Dear Blue Collar,
A probationary new-hire just filed a claim for PTSD after our office fire alarm sounded. WCB said something about a ‘thin-skull’ rule, and how the trauma is somehow related to the worker’s upbringing in Somalia. Pardon the rant, but on what planet does a fire alarm trigger PTSD?
(A) The ‘thin skull’ doctrine holds that a permanent impairment following an accident is fully compensable even if a pre-existing health condition – i.e., to take the classic example, a victim’s damaged skull being inordinately thin – is found to be impacting on that impairment. One must, as WCB has declared, take accident victims as one finds them, thin skull or not.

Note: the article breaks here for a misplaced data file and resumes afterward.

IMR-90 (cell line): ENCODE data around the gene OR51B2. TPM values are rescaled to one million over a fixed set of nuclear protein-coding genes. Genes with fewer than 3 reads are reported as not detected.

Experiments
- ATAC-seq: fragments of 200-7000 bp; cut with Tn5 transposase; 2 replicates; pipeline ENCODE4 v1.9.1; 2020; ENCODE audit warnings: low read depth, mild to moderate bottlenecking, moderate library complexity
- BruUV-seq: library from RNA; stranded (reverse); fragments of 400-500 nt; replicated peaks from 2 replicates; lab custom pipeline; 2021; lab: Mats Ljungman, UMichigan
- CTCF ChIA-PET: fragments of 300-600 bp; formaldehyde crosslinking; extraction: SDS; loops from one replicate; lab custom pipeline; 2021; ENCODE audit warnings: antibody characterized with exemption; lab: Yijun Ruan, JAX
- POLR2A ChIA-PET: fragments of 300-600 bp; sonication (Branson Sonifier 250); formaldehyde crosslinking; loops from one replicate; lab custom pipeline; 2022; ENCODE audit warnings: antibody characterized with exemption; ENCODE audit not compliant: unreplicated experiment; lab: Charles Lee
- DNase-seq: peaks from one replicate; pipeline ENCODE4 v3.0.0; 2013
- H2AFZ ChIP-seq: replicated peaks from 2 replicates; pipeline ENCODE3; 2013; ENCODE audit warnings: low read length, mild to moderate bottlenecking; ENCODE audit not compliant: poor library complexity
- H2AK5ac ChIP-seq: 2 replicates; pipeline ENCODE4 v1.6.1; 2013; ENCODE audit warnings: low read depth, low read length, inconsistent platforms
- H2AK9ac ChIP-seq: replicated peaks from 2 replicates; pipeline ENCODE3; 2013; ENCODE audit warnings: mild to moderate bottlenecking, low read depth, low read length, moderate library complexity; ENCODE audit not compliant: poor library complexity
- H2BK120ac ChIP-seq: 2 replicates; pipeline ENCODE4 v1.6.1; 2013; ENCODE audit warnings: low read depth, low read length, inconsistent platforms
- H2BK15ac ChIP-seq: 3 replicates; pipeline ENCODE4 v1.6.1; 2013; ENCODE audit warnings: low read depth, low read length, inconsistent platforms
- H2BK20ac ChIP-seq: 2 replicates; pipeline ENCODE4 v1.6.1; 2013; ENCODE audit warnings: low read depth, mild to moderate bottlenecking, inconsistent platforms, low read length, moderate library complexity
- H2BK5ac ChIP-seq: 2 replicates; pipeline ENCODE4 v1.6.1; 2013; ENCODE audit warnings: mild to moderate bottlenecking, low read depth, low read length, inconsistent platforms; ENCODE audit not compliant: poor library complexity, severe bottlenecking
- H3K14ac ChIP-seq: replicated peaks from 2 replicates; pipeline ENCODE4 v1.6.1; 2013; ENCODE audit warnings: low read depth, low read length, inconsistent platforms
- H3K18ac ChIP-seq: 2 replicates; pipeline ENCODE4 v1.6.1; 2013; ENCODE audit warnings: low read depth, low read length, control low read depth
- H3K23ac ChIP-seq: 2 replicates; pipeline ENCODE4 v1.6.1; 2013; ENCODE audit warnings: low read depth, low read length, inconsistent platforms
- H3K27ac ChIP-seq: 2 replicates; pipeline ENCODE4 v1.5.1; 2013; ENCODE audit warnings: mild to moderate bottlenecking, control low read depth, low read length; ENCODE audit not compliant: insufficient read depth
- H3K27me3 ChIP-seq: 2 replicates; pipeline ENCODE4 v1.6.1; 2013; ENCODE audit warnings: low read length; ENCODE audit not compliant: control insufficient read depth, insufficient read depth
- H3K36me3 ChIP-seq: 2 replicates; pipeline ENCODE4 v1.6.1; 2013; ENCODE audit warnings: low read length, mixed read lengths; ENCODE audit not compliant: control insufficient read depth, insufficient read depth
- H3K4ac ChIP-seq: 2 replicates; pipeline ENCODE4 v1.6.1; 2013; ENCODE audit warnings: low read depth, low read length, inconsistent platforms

Given WCB’s expanded notions of what defines trauma, a ‘thin skin’ rule has effectively supplanted thin skull. The thin skin rule adopts all the musculoskeletal implications of thin skull, but in addition, stretches the doctrine to include psychological fragility. And hence, in your particular case, where someone uniquely prone to mental injury is hired, you own the consequences.
To be clear, the foregoing isn’t meant to disparage the worker, as there are evils perpetrated abroad that are unconscionable to the Western mind. And yet, it behooves employers to be mindful of their exposure to this liability.